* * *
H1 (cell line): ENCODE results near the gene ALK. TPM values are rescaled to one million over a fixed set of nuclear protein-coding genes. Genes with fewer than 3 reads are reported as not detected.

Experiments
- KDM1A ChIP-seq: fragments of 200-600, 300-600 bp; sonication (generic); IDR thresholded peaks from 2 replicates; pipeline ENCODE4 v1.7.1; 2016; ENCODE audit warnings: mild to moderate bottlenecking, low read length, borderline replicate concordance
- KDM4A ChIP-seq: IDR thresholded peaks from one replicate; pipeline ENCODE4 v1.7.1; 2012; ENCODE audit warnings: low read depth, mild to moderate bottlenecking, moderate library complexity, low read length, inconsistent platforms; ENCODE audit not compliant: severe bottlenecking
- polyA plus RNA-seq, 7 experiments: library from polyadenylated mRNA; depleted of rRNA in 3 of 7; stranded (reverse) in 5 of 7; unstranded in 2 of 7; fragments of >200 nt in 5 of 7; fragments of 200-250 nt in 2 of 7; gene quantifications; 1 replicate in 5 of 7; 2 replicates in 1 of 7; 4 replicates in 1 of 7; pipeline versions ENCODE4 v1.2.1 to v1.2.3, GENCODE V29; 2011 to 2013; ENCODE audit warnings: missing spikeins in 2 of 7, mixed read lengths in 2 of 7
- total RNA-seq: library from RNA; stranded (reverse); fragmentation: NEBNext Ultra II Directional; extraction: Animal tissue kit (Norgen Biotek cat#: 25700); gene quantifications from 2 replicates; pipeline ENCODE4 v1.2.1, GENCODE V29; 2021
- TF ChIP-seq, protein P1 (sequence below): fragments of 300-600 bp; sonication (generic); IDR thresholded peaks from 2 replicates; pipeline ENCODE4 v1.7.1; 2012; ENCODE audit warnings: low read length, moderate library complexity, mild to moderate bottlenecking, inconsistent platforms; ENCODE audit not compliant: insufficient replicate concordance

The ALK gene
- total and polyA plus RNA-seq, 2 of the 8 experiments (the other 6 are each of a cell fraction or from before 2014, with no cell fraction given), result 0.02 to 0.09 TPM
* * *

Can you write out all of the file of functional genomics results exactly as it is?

H1 (cell line): ENCODE results near the gene ALK. TPM values are rescaled to one million over a fixed set of nuclear protein-coding genes. Genes with fewer than 3 reads are reported as not detected.

Experiments
- KDM1A ChIP-seq: fragments of 200-600, 300-600 bp; sonication (generic); IDR thresholded peaks from 2 replicates; pipeline ENCODE4 v1.7.1; 2016; ENCODE audit warnings: mild to moderate bottlenecking, low read length, borderline replicate concordance
- KDM4A ChIP-seq: IDR thresholded peaks from one replicate; pipeline ENCODE4 v1.7.1; 2012; ENCODE audit warnings: low read depth, mild to moderate bottlenecking, moderate library complexity, low read length, inconsistent platforms; ENCODE audit not compliant: severe bottlenecking
- polyA plus RNA-seq, 7 experiments: library from polyadenylated mRNA; depleted of rRNA in 3 of 7; stranded (reverse) in 5 of 7; unstranded in 2 of 7; fragments of >200 nt in 5 of 7; fragments of 200-250 nt in 2 of 7; gene quantifications; 1 replicate in 5 of 7; 2 replicates in 1 of 7; 4 replicates in 1 of 7; pipeline versions ENCODE4 v1.2.1 to v1.2.3, GENCODE V29; 2011 to 2013; ENCODE audit warnings: missing spikeins in 2 of 7, mixed read lengths in 2 of 7
- total RNA-seq: library from RNA; stranded (reverse); fragmentation: NEBNext Ultra II Directional; extraction: Animal tissue kit (Norgen Biotek cat#: 25700); gene quantifications from 2 replicates; pipeline ENCODE4 v1.2.1, GENCODE V29; 2021
- TF ChIP-seq, protein P1 (sequence below): fragments of 300-600 bp; sonication (generic); IDR thresholded peaks from 2 replicates; pipeline ENCODE4 v1.7.1; 2012; ENCODE audit warnings: low read length, moderate library complexity, mild to moderate bottlenecking, inconsistent platforms; ENCODE audit not compliant: insufficient replicate concordance

The ALK gene
- total and polyA plus RNA-seq, 2 of the 8 experiments (the other 6 are each of a cell fraction or from before 2014, with no cell fraction given), result 0.02 to 0.09 TPM